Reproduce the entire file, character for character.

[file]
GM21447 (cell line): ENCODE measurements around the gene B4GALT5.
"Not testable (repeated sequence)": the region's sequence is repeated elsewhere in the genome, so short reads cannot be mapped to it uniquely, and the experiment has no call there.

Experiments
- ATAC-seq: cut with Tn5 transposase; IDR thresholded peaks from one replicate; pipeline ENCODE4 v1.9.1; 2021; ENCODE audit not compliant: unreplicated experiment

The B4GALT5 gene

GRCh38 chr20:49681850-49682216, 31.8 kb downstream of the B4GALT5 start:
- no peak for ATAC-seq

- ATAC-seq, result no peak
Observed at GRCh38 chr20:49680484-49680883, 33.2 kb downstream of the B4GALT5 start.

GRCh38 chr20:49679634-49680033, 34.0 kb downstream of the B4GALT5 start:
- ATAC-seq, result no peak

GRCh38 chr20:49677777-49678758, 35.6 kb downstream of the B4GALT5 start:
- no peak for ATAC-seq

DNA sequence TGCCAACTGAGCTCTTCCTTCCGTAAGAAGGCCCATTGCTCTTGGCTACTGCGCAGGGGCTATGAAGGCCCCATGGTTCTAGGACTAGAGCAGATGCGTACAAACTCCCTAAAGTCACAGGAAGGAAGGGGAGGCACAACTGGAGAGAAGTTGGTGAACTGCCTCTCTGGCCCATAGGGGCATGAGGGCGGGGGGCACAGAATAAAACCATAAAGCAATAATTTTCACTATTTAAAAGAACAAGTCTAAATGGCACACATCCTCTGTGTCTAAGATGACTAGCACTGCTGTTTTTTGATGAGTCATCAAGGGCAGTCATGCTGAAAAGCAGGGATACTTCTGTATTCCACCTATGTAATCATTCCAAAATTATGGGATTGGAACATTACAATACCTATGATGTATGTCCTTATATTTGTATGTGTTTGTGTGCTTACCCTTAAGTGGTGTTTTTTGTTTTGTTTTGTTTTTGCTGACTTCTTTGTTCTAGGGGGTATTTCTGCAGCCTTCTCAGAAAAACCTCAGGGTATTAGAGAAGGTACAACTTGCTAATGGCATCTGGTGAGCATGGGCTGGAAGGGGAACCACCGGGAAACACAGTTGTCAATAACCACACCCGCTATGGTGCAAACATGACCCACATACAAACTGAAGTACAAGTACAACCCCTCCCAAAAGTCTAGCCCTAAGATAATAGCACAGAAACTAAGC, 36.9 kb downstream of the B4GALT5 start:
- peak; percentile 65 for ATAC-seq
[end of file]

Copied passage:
GM21447 (cell line): ENCODE measurements around the gene B4GALT5.
"Not testable (repeated sequence)": the region's sequence is repeated elsewhere in the genome, so short reads cannot be mapped to it uniquely, and the experiment has no call there.

Experiments
- ATAC-seq: cut with Tn5 transposase; IDR thresholded peaks from one replicate; pipeline ENCODE4 v1.9.1; 2021; ENCODE audit not compliant: unreplicated experiment

The B4GALT5 gene

GRCh38 chr20:49681850-49682216, 31.8 kb downstream of the B4GALT5 start:
- no peak for ATAC-seq

- ATAC-seq, result no peak
Observed at GRCh38 chr20:49680484-49680883, 33.2 kb downstream of the B4GALT5 start.

GRCh38 chr20:49679634-49680033, 34.0 kb downstream of the B4GALT5 start:
- ATAC-seq, result no peak

GRCh38 chr20:49677777-49678758, 35.6 kb downstream of the B4GALT5 start:
- no peak for ATAC-seq

DNA sequence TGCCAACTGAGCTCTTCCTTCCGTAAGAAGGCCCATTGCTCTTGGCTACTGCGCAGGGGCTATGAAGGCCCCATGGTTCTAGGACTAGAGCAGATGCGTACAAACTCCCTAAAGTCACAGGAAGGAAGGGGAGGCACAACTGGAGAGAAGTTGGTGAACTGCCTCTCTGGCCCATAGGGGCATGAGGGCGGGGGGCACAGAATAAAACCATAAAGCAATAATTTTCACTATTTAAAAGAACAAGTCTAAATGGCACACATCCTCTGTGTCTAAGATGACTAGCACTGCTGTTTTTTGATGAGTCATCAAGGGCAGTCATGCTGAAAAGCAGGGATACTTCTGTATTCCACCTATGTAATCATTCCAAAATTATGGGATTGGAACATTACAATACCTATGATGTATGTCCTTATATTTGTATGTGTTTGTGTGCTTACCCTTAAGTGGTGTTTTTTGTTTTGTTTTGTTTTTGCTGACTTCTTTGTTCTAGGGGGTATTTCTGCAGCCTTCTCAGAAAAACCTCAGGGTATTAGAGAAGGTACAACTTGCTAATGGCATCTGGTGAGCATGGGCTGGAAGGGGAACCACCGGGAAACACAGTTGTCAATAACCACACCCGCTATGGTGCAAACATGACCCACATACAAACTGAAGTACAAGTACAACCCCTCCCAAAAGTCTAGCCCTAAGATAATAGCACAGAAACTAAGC, 36.9 kb downstream of the B4GALT5 start:
- peak; percentile 65 for ATAC-seq